One of the most common symptoms of clinical depression and other depressive disorders is feeling worthless. I’d delve more into why this happens and how this affects people, but that’s not my main point today (though I have written before about recognizing the signs of depression).
The symptoms might be similar, but each person’s experience with depression is unique because of their personality and life experiences. You and I might both be feeling worthless right now, but the way it manifests itself in our daily lives could look extremely different. However, there’s one important aspect of this struggle that is overlooked, underrated and 100% true: your experience – whatever it is – is worth something.
‘But how much is it worth?’ you’re probably asking. I say that because it’s the same question I had when someone told me that I wasn’t worthless, that I was worth something. For years I thought that question had to have an answer. Breaking news: it doesn’t. Truthfully, you might not ever know how much your experience is worth. This isn’t because of how your experience affects you, but how it can affect those around you.
As weakening as my depression can be sometimes, it’s taught me so much over the years. And it is those lessons that are put into action over and over when dealing with other people and talking to them about what’s going on in their life.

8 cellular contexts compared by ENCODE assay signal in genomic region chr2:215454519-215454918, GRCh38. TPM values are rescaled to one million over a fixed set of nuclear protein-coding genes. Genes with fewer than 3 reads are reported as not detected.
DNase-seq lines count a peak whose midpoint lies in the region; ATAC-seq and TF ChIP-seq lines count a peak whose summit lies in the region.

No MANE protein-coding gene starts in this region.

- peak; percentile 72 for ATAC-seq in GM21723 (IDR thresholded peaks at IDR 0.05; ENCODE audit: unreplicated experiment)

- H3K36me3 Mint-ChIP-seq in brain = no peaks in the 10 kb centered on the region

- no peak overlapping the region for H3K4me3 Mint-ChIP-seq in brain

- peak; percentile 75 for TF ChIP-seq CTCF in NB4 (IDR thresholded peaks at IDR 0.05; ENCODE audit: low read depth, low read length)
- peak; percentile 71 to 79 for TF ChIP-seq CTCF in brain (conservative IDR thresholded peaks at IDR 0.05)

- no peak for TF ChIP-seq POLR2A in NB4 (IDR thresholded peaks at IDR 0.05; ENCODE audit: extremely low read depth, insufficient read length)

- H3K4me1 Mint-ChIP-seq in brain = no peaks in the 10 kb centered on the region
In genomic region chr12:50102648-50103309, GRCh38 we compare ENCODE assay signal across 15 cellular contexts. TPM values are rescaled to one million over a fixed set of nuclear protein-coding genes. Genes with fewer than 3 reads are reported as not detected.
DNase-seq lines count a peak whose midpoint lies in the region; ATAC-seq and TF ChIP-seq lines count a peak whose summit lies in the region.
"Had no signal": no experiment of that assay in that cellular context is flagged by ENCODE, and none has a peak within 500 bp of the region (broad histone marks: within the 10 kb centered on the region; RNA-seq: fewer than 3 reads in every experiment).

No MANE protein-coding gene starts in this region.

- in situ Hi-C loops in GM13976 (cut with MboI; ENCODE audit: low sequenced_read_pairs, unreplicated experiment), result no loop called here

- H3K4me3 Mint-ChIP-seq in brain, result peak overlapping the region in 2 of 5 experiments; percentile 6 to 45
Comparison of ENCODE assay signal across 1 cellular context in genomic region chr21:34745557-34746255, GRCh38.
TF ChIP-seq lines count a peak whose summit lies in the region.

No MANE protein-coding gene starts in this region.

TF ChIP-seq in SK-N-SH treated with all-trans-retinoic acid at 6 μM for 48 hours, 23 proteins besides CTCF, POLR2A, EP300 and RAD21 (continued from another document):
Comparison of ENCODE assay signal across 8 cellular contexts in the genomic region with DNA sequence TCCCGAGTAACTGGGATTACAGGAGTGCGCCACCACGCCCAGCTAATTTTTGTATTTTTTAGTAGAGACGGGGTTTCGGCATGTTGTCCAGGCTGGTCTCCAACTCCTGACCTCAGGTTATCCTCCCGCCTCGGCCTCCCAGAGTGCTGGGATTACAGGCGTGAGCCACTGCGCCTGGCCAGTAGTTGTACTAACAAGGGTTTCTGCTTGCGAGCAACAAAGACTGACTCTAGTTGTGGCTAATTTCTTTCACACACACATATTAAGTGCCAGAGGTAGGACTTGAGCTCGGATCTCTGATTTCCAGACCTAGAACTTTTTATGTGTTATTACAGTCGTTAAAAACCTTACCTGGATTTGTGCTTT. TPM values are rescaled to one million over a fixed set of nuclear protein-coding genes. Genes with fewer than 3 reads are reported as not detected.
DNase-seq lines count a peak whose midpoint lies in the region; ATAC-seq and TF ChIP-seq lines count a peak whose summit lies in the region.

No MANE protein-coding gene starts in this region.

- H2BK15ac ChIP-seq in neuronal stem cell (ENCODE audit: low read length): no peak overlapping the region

We all struggle with different things. Some are internal, some external. Personal life, professional life, romantic life, whatever. We all run into problems, and sometimes we want someone’s opinion or perspective on what’s happening. I never thought it would be helpful to be a person with depression. But sometimes people have never experienced depression before and are scared. Or they’re anxious and don’t know why. And you know what? I’m more than happy to help. Because it reminds me that my experience has not been worthless or fruitless.
The reason I’m able to offer the help and support that I can is because of the experience I’ve been through. If I hadn’t been through that, I would be a different person and I would offer different things. There’s nothing right or wrong about any of that; it just is. But recognizing what you have to offer and put into the world, and then actually doing it, can help validate your experience.
We all have different experiences in life that shape us. Some are good, some…not so good. One way to make those experiences worthwhile is to take what we’ve learned from them and help others. At least, that’s what I’ve tried to do. Who knows how much it’s worth? Not me. But I will tell you this: it’s worth something. And that’s just fine by me.
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